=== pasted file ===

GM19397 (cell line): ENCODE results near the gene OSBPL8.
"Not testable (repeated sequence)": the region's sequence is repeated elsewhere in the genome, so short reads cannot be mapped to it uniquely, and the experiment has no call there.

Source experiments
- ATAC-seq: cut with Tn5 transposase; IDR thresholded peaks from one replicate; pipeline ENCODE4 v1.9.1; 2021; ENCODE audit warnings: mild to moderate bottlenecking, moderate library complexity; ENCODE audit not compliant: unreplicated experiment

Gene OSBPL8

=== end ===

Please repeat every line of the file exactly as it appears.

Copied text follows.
GM19397 (cell line): ENCODE results near the gene OSBPL8.
"Not testable (repeated sequence)": the region's sequence is repeated elsewhere in the genome, so short reads cannot be mapped to it uniquely, and the experiment has no call there.

Source experiments
- ATAC-seq: cut with Tn5 transposase; IDR thresholded peaks from one replicate; pipeline ENCODE4 v1.9.1; 2021; ENCODE audit warnings: mild to moderate bottlenecking, moderate library complexity; ENCODE audit not compliant: unreplicated experiment

Gene OSBPL8